PoP PSA: Screw the Heat, Mosquitos are Coming!

Every year I warn folks new to the city to get ready – our mosquitos are brutal. So I was delighted to see a message from the owner of Pfeiffer’s Hardware, in Mt. Pleasant, on steps that can be taken to lessen the damage:

Three steps to a holding on to your red blood cells this summer:

1. Prevent Mosquito Breeding

The Asian Tiger Mosquito can breed in as little as a capful of water. So, take some time now to rid your yard, your neighbor’s yard, and your neighbor’s neighbor’s yard of anything that collects water after a rain. ESPECIALLY, fix gutters that don’t drain properly. Seriously, talk to and work with your neighbors – the range of the tiger mosquito from their breeding ground is at least a 100 yards.

2. Get the Larvae before they get to Biting Age

Then, for anything you can’t remove or fix, treat with Mosquito Dunks or Mosquito Bits, the safe and effective way to prevent tiny larvae from reaching biting adulthood. The active ingredient is a bacteria that targets mosquitoes without targeting other wildlife, such as birds and fish. Treat fish ponds, bird baths, rain barrels, storm drains at the front and rear of your house, areas of the yard that get soggy after a rain, etc. Check out http://www.pfeiffershardware.com for details and safety reassurances.

3. Encourage our flying mammals: They eat the Adults

For all those of you who have been requesting bat houses to attract bats, THEY ARE FINALLY IN (starting Wednesday afternoon). A single bat can eat 500-1000 mosquitoes an hour, given the right conditions. Check out our homepage for more information on bats: the myths and the facts, and how to build your own bat house.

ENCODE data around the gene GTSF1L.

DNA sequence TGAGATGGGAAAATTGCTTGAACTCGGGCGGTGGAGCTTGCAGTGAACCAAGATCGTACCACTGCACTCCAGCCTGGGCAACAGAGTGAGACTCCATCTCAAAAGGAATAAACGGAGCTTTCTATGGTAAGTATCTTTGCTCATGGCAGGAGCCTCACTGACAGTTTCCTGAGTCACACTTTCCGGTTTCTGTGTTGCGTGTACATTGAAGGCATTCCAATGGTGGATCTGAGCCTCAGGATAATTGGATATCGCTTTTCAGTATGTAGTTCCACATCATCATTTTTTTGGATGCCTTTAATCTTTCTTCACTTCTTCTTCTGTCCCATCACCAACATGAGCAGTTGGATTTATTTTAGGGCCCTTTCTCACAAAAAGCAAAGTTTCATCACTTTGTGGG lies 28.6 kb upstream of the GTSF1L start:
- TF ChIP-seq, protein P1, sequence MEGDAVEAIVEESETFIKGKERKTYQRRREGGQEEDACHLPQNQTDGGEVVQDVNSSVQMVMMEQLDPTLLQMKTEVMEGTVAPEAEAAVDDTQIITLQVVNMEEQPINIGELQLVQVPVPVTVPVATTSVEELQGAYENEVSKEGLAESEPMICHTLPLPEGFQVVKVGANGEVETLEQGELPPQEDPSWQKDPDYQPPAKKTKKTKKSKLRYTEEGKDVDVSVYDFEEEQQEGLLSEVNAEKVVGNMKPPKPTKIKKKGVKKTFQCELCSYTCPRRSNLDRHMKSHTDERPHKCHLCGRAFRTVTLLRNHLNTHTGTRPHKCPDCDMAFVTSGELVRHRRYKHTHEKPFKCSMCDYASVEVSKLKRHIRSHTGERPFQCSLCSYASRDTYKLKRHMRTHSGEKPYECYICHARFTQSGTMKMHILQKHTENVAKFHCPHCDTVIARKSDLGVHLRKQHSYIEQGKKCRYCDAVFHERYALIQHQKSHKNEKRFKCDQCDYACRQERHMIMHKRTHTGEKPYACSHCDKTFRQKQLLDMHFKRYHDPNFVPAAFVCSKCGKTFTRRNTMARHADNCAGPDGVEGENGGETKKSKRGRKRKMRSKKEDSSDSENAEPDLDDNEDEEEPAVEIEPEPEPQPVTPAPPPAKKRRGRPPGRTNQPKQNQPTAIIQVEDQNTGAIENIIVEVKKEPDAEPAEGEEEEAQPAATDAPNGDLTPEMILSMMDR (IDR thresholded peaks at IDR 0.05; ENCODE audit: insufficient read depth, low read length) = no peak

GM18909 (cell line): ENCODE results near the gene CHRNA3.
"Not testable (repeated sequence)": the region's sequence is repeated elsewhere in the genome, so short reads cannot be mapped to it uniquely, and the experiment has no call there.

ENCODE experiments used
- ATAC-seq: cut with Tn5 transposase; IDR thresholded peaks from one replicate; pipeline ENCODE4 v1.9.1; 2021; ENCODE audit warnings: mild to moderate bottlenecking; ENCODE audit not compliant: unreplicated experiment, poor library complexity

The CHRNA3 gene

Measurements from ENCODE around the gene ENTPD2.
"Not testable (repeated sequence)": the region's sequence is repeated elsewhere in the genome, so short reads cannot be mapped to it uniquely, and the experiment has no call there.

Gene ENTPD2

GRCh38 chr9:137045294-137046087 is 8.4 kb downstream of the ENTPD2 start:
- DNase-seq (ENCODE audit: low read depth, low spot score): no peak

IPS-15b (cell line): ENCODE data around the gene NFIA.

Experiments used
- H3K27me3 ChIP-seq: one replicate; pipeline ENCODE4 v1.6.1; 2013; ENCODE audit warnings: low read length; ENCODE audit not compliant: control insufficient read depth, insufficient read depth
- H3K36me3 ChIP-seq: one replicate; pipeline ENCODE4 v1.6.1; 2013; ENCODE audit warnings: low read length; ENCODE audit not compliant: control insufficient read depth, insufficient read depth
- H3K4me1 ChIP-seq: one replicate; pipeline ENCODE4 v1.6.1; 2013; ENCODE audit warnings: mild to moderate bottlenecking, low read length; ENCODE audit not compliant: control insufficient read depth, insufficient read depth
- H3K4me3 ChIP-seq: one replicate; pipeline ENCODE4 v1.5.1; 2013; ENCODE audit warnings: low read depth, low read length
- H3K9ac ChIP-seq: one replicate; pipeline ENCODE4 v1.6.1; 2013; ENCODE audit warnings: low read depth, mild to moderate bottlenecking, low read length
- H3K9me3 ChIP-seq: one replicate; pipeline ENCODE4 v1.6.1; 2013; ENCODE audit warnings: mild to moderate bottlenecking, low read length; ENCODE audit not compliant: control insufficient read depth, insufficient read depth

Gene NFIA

Sweet, I say we all adopt bats!!!!

36 Comment

  • Bats are great for mosquitoes but they are nocturnal and thus not as effective against the daytime tiger mosquitoes. What we really need are barn swallows and dragonflies (and bats)~

  • Speaking of bats, I have a new interest in my life, Ms. Costello, what a cool chick, not only do we need more bats, we need more bat biologists!

    http://www.pandionsystems.com/PandionTeam/AllisonCostello/tabid/126/Default.aspx

  • The skeeters have already invaded Petworth. I got all kinds of bitten up on Saturday hoeing my garden.

  • I guess we can all submit our homegrown mosquito traps.

    My pops uses a fine mesh bag taped to a window box fan The problem is that it’s only effective within 4-5 feet of the fan and only at the level the fan is at i.e. if you put the fan at head level, your ankles get it and vice versa.

  • A bat house seems like a neat idea, but does it involve periodically mucking bat poo out of the thing?

    And are wasps an issue? It sounds like a bat house might be their cup of tea in terms of convenient nesting spots.

  • I’m totally getting a bat house!

    Til then, I’ll share with you my recipe for mosquito repellent, which I’ve been slathering myself in constantly since I made it on Saturday, and it seems to be working very well.

    You’ll need:
    A spray bottle
    A bottle of vodka
    Olive oil
    Bottles of the following essential oils: rosemary, citronella, lemon eucalyptus

    Fill a little over 1/2 of your spray bottle with vodka
    Fill a little over 1/4 of the rest of the spray bottle with olive oil
    Fill the rest of your bottle with an equal amount of each essential oil (if you’re using a 12 oz. bottle, it’ll probably turn out to be about 25 drops of each oil)

    The oils and the vodka will separate, so shake well before serving. Spray it all over yourself and rub it into your skin. The skeeters will hate you (and so might some of your friends; I personally feel that the smell beats the odor of DEET any day).